Dave Ranney eBook

This eBook from the Gutenberg Project consists of approximately 142 pages of information about Dave Ranney.

I had quite a time with the money while it lasted, went out to the old Bowery Theatre, and had a good time in general.  I little thought then that in after years I would be sitting on the old Bowery steps, down and out, without a cent in my pocket and without a friend in the world.


I was a boy of fourteen at this time, working in a civil engineer’s office for three dollars per week, but I knew, young as I was, that as a profession engineering was not for me.  I knew that to take it up I needed a good education, and that I did not have.  I didn’t like the trade, anyway, and didn’t care whether I worked or not.  That is the reason I lost my job.

One afternoon my employer sent me up Newark Avenue for a suit of clothes that had been made to order.  He told me to get them and bring them back as soon as I could.  I must say right here that my employer was a good man, and he took quite a liking to me.  Many a time he told me he would make a great engineer out of me.  I often look back and ask myself the question, “Did I miss my vocation?” And then there comes a voice, which I recognize as God’s, saying, “You had to go through all this in order to help others with the same temptations and the same sins,” and I say, “Amen.”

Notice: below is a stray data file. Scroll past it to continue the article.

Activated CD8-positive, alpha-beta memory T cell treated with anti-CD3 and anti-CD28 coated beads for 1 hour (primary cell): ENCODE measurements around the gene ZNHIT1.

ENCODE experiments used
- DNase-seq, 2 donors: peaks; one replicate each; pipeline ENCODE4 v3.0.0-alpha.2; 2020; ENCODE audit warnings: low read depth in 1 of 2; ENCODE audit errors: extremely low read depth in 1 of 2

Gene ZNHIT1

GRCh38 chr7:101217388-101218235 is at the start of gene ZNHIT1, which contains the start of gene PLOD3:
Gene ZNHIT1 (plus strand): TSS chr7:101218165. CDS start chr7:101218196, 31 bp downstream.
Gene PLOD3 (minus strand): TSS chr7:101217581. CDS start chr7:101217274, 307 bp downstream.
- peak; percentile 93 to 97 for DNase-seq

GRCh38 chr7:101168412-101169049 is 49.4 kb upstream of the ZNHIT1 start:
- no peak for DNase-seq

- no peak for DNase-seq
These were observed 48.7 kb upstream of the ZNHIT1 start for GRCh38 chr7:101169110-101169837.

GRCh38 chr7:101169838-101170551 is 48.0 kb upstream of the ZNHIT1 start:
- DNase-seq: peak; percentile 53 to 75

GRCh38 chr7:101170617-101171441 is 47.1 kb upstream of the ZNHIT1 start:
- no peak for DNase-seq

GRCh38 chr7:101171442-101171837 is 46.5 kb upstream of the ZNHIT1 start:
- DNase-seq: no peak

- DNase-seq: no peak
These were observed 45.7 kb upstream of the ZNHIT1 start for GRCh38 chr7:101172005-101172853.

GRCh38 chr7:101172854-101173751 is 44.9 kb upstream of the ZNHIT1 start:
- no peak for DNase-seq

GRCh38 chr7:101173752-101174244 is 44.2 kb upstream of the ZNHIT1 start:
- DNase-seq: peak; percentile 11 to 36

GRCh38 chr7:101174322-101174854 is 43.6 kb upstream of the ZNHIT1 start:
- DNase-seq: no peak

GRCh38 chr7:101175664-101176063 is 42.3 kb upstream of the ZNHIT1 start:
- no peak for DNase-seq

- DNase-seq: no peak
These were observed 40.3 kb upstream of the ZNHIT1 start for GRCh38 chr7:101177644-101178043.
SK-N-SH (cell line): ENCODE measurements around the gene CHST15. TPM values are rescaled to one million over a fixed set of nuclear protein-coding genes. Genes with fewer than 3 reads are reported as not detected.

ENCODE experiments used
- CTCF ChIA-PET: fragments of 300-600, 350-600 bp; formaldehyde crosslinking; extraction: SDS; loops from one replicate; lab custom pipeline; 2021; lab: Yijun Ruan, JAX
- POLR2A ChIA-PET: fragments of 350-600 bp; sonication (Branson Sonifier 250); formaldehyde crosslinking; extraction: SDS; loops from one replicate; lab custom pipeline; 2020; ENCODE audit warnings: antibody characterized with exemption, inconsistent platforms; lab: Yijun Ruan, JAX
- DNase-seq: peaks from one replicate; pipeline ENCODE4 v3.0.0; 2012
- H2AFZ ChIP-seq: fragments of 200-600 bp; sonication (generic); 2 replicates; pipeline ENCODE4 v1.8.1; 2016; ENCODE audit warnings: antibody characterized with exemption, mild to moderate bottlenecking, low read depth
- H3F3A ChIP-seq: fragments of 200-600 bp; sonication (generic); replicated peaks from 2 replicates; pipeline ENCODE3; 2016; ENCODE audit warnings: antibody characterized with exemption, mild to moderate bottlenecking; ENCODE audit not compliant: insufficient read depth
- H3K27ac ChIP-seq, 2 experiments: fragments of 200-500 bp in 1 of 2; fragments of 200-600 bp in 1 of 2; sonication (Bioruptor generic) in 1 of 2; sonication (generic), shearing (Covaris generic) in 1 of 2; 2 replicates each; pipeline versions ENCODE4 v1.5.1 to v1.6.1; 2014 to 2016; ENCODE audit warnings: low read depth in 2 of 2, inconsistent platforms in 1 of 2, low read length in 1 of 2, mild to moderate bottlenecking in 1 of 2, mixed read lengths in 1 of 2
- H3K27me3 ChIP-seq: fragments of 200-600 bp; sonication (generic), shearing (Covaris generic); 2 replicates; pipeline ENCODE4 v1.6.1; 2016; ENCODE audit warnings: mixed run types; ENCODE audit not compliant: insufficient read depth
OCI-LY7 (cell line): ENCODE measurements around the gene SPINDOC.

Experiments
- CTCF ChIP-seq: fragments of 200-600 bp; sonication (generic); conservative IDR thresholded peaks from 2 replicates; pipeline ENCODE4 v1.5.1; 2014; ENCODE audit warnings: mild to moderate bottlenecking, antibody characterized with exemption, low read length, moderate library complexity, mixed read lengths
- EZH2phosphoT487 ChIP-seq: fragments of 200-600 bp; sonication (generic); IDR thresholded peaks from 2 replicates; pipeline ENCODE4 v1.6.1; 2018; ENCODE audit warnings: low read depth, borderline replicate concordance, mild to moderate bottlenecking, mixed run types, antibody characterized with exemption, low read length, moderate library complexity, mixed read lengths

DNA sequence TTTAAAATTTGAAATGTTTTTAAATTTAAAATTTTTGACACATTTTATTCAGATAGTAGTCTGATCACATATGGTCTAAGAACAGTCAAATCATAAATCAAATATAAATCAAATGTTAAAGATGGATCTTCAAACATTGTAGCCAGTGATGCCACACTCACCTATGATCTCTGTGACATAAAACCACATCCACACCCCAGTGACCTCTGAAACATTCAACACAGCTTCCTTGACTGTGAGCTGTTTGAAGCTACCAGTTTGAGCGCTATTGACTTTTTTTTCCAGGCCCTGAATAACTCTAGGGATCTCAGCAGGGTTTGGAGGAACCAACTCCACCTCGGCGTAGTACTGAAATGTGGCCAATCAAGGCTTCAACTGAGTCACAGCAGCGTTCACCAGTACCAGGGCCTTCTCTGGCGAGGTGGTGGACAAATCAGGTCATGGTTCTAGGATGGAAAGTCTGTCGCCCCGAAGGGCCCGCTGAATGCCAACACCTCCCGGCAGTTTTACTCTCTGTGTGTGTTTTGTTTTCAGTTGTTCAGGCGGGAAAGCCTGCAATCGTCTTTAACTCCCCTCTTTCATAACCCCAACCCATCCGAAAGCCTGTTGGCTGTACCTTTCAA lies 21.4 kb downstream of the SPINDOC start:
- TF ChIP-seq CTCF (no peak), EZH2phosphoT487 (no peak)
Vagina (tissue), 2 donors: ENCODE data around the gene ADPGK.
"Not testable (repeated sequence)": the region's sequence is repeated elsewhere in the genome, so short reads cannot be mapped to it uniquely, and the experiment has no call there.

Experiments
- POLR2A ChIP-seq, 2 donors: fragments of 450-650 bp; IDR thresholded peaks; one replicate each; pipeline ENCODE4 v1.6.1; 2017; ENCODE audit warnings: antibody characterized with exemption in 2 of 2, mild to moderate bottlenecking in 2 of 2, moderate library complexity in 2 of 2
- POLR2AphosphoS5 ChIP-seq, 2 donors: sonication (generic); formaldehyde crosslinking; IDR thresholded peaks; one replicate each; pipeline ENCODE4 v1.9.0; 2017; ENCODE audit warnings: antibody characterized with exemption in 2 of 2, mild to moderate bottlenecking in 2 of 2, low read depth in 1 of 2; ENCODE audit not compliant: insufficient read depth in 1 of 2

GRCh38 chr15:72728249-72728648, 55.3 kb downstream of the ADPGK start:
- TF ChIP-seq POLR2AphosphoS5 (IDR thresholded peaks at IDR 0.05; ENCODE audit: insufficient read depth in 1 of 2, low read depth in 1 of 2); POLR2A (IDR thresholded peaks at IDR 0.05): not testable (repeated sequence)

After getting the clothes I went back to the building where I worked—­No. 9 Exchange Place, Jersey City—­and found the door locked.  I waited around for a while, for I thought my employer wanted his clothes or he would not have sent me for them.  Finally I got tired of waiting, and after trying the door once more and finding it still locked, I said to myself, “I’ll just put these clothes in the furniture store next door and I’ll get them to-morrow morning.”  I left them and told the man I would call for them in the morning, and started for home.

I was in bed dreaming of Indians and other things, when mother wakened me, shouting, “Where’s the man’s clothes?” I couldn’t make out at first what all the racket was about.  Then I heard men’s voices talking in the yard, and recognized Mr. M., my Sunday-school teacher, and my employer, the man that was going to make a great engineer out of me.  I went out on the porch and told him what I had done with the clothes, and he nearly collapsed.  He was very angry, and drove off, saying, “You come to the office and get what’s due you in the morning.”  I went the next morning, got my money, and bade him good-by.  That was the last of my becoming one of the great engineers of the day.

I was glad, and I went back to school determined to study real hard, and I did remain in school for a year.  Then the old craze for work came on me again.  Father had died in the meantime, and mother was left to do the best she could, and I got a job with the determination to be a help to her.


Project Gutenberg
Dave Ranney from Project Gutenberg. Public domain.
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